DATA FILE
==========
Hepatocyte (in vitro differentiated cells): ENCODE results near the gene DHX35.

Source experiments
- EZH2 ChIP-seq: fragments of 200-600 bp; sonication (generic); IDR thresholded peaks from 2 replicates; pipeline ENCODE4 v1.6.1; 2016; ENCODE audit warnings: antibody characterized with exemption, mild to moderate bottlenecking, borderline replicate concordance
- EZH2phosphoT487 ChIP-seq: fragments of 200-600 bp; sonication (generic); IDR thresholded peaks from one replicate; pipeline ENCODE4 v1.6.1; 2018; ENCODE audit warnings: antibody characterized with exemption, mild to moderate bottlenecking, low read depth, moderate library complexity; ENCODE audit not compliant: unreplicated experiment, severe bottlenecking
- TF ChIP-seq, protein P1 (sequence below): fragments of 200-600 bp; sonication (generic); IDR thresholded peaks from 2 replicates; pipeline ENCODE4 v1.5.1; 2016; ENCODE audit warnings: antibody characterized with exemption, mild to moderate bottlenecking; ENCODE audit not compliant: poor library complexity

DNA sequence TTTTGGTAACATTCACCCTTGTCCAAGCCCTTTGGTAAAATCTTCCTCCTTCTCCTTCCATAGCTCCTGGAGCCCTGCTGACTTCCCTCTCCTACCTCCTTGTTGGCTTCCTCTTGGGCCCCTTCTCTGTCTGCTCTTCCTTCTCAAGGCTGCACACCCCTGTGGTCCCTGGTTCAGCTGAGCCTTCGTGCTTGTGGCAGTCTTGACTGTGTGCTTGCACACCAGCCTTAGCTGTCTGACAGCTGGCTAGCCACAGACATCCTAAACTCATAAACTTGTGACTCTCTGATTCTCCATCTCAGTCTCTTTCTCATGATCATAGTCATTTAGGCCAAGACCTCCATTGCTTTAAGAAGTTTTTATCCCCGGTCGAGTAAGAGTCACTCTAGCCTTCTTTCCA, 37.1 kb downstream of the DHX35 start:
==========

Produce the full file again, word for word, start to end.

Hepatocyte (in vitro differentiated cells): ENCODE results near the gene DHX35.

Source experiments
- EZH2 ChIP-seq: fragments of 200-600 bp; sonication (generic); IDR thresholded peaks from 2 replicates; pipeline ENCODE4 v1.6.1; 2016; ENCODE audit warnings: antibody characterized with exemption, mild to moderate bottlenecking, borderline replicate concordance
- EZH2phosphoT487 ChIP-seq: fragments of 200-600 bp; sonication (generic); IDR thresholded peaks from one replicate; pipeline ENCODE4 v1.6.1; 2018; ENCODE audit warnings: antibody characterized with exemption, mild to moderate bottlenecking, low read depth, moderate library complexity; ENCODE audit not compliant: unreplicated experiment, severe bottlenecking
- TF ChIP-seq, protein P1 (sequence below): fragments of 200-600 bp; sonication (generic); IDR thresholded peaks from 2 replicates; pipeline ENCODE4 v1.5.1; 2016; ENCODE audit warnings: antibody characterized with exemption, mild to moderate bottlenecking; ENCODE audit not compliant: poor library complexity

DNA sequence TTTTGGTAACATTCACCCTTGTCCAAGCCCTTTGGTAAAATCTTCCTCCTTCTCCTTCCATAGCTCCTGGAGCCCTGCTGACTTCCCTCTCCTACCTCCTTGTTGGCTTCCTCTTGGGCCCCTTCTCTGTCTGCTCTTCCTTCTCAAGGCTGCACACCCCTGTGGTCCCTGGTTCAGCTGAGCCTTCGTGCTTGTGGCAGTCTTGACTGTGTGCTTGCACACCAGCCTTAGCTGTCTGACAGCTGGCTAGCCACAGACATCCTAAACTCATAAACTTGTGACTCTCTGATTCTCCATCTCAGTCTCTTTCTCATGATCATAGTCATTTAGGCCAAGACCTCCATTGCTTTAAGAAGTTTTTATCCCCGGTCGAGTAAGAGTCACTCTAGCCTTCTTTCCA, 37.1 kb downstream of the DHX35 start: